Pulmonary Function Testing

Pulmonary function tests (PFTs) are noninvasive diagnostic tests that provide measurable feedback about the function of the lungs. By assessing lung volumes, capacities, rates of flow, and gas exchange, PFTs provide information that, when evaluated by your doctor, can help diagnosis certain lung disorders.

A normally-functioning pulmonary system operates on many different levels to ensure adequate balance. One of the primary functions of the pulmonary system is ventilation, the movement of air into and out of the lungs.

Some medical conditions may interfere with ventilation. These conditions may lead to chronic lung disease. Conditions that interfere with normal ventilation are categorized as restrictive or obstructive. An obstructive condition occurs when air has difficulty flowing out of the lungs due to resistance, causing a decreased flow of air. A restrictive condition occurs when the chest muscles are unable to expand adequately, creating a disruption in air flow.

Pulmonary function tests may be indicated to determine the presence, location, cause, and characteristics of the problem, and to guide treatment.

Pulmonary function tests is an inclusive term that refers to several different procedures that measure lung function in different ways. Some of the more common values that may be measured during pulmonary function testing include:

  • Tidal volume (VT). This is the amount of air inhaled or exhaled during normal breathing.

  • Minute volume (MV). This is the total amount of air exhaled per minute.

  • Vital capacity (VC). This is the total volume of air that can be exhaled after maximum inspiration.

  • Functional residual capacity (FRC). This is the amount of air remaining in lungs after normal expiration.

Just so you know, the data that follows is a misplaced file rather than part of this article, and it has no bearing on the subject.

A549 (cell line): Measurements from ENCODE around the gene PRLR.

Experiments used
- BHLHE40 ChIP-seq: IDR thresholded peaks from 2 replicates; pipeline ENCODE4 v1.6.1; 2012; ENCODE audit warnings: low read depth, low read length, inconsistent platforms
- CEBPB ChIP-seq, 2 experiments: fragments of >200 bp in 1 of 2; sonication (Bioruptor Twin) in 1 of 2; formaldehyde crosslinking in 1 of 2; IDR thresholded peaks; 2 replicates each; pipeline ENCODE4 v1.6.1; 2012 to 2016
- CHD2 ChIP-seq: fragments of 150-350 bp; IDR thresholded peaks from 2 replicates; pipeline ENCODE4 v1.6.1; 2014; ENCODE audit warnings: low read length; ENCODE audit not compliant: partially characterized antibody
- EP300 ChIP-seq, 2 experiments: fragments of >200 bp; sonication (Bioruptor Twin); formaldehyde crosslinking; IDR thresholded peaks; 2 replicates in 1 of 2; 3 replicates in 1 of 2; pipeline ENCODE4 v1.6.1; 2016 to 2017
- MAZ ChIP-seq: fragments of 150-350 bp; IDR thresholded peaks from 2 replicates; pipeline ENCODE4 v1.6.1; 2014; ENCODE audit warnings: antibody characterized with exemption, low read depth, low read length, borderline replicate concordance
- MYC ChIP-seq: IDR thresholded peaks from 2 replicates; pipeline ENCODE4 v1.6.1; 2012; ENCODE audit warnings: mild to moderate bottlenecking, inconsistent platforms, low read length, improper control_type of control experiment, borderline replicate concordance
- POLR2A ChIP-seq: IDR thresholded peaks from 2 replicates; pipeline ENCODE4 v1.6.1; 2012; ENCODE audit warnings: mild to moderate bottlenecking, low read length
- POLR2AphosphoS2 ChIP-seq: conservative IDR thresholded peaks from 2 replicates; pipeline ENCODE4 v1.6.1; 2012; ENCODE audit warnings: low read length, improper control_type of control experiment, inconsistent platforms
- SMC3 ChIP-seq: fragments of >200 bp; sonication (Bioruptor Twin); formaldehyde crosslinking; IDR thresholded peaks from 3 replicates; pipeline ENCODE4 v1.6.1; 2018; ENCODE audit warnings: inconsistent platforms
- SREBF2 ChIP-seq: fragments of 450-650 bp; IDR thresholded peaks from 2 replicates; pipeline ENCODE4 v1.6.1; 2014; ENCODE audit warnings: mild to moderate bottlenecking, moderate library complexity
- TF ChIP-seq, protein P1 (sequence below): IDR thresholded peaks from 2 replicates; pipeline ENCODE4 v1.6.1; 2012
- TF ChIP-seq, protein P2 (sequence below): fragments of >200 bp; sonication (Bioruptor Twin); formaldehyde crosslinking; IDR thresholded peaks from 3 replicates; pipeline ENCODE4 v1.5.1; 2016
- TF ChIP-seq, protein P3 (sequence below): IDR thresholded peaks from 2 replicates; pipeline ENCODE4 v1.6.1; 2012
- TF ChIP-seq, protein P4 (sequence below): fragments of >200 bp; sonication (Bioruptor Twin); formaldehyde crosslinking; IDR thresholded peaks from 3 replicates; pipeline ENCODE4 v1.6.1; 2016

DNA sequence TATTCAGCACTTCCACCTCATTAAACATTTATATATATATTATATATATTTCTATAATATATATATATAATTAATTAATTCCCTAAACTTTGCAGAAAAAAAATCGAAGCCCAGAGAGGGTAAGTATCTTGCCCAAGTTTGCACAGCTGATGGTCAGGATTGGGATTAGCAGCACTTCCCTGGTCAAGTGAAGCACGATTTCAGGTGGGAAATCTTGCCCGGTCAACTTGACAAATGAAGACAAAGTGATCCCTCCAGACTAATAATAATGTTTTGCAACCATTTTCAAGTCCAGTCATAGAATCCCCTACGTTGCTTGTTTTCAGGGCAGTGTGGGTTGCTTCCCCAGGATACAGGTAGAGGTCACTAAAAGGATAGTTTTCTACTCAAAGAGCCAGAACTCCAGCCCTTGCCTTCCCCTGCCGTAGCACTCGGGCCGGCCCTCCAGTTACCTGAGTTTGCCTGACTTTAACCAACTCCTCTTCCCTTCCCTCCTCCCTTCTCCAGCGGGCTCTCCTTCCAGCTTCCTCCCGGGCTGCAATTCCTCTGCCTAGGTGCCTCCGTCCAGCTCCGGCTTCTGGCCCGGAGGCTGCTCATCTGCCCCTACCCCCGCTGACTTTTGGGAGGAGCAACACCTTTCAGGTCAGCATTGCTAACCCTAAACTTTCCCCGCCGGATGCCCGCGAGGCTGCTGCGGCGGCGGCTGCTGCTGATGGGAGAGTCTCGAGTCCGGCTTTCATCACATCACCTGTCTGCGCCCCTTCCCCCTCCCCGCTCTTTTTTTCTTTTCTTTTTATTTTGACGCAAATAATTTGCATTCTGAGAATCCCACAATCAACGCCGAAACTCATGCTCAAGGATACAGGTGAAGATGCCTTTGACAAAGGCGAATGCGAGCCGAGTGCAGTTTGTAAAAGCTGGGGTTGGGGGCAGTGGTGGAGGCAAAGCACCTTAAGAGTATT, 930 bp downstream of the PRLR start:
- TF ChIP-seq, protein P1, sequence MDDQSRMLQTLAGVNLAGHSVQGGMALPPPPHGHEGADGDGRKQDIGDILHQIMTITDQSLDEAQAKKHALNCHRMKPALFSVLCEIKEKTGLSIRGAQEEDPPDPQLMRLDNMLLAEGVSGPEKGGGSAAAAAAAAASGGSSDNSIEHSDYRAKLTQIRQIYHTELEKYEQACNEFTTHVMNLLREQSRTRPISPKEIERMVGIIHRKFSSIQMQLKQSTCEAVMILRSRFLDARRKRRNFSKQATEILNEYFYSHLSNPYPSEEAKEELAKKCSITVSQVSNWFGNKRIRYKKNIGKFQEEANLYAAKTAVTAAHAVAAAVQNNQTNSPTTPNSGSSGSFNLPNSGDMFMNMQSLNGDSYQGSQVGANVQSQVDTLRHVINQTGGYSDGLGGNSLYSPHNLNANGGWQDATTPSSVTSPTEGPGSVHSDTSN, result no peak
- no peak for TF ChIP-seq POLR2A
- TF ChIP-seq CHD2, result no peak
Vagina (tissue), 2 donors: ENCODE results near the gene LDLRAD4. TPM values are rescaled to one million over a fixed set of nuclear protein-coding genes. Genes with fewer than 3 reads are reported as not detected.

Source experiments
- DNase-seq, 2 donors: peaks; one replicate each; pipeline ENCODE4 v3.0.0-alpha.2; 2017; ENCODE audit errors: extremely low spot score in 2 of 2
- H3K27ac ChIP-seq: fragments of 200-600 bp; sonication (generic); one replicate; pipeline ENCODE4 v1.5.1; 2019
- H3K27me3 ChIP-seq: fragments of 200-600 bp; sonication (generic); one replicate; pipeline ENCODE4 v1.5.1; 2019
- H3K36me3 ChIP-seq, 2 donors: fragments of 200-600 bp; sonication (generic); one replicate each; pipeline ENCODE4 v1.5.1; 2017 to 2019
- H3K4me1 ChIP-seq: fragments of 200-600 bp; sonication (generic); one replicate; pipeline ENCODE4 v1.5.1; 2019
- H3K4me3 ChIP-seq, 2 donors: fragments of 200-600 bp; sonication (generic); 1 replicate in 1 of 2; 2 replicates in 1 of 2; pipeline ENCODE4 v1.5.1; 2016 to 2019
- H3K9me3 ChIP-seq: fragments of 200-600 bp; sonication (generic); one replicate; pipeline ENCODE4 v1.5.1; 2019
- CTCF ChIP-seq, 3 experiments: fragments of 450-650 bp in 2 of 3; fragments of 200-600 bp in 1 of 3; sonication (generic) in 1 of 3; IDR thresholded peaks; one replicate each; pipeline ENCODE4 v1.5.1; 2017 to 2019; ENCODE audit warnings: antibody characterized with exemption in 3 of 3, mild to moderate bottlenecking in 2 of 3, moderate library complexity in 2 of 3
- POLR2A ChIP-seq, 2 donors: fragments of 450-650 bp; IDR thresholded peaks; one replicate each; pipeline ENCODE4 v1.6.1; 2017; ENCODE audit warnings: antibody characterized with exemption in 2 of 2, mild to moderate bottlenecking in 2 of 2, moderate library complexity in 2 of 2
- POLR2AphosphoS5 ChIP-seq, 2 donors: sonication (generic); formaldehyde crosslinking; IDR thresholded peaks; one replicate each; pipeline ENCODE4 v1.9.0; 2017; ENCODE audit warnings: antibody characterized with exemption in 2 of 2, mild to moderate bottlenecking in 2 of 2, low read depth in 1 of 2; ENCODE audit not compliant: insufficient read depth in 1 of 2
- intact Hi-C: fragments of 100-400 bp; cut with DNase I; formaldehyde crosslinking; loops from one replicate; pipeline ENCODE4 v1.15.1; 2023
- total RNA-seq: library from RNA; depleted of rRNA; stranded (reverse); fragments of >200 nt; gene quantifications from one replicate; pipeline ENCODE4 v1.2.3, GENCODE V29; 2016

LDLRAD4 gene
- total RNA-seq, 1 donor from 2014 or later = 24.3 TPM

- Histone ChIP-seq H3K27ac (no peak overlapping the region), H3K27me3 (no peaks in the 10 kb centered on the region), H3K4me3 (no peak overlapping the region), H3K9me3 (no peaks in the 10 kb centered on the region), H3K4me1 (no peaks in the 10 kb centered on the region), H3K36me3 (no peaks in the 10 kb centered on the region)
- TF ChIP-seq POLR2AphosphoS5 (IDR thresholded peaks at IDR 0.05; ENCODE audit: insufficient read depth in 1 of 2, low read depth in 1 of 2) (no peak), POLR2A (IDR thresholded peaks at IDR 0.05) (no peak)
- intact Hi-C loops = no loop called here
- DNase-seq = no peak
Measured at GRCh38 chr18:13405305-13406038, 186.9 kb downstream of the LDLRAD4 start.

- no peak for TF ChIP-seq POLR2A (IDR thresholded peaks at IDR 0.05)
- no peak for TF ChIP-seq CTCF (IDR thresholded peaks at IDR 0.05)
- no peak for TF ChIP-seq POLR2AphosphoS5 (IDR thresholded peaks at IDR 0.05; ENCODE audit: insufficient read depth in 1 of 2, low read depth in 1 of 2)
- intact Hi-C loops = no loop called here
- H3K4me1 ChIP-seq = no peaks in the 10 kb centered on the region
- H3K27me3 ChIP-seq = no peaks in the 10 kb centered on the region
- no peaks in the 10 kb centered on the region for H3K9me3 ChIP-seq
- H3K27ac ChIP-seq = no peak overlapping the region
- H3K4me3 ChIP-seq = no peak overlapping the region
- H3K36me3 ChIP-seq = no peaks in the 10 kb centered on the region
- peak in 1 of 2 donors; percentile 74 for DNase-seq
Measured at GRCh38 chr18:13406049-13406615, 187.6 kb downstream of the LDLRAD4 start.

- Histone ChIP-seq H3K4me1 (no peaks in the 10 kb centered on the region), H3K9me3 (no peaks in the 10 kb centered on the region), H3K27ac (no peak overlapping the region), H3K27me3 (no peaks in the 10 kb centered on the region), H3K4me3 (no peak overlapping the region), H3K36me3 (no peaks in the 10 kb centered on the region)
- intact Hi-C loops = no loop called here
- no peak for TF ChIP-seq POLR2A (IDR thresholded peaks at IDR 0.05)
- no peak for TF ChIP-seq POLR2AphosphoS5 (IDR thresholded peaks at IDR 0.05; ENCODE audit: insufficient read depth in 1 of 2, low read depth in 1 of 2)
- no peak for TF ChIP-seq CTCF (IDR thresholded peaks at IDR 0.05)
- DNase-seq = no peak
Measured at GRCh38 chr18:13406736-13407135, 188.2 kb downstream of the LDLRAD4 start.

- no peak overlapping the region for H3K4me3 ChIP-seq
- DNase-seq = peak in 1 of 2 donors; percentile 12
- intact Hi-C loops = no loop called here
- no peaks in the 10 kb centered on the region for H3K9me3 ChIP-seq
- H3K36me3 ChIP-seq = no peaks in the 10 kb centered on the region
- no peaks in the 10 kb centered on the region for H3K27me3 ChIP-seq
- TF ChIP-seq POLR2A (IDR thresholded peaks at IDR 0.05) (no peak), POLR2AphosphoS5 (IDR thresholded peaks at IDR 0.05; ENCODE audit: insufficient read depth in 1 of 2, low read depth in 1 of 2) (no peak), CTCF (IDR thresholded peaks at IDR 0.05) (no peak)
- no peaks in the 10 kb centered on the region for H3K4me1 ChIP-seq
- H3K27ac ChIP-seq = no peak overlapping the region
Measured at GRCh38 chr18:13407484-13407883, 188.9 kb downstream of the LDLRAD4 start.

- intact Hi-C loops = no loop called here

• Total lung capacity. This is the total volume of lungs when maximally inflated.

  • Forced vital capacity (FVC). This is the amount of air exhaled forcefully and quickly after maximum inspiration.

  • Forced expiratory volume (FEV). This is the volume of air expired during the first, second, and third seconds of the FVC test.

  • Forced expiratory flow (FEF). This is the average rate of flow during the middle half of the FVC test.

  • Peak expiratory flow rate (PEFR). This is the maximum volume during forced expiration.

Some PFTs involve the use of a spirometer.


The spirometer is an instrument that measures the amount of air breathed in and/or out and how quickly the air is inhaled and expelled from the lungs while breathing through a mouthpiece. The measurements are recorded on a device called a spirograph.

Other test results are derived from calculations based on the results of certain spirometry procedures. In addition to measuring the amount and rate of air inhaled and exhaled, these tests can also indicate how well oxygen and carbon dioxide are being exchanged in the alveoli.



Generally PFTs do not require any prior preparation. In some cases you may be asked to cease the use of inhalers/preventors several hours before the test - your doctor or a QE Specialist Centre staff member will be able to clarify this for you. If you are a smoker you may also be asked to refrain from smoking a few hours before the test, too.



  • Faintness or light-headedness due to hyperventilation

  • Asthmatic episode precipitated by deep inhalation exercises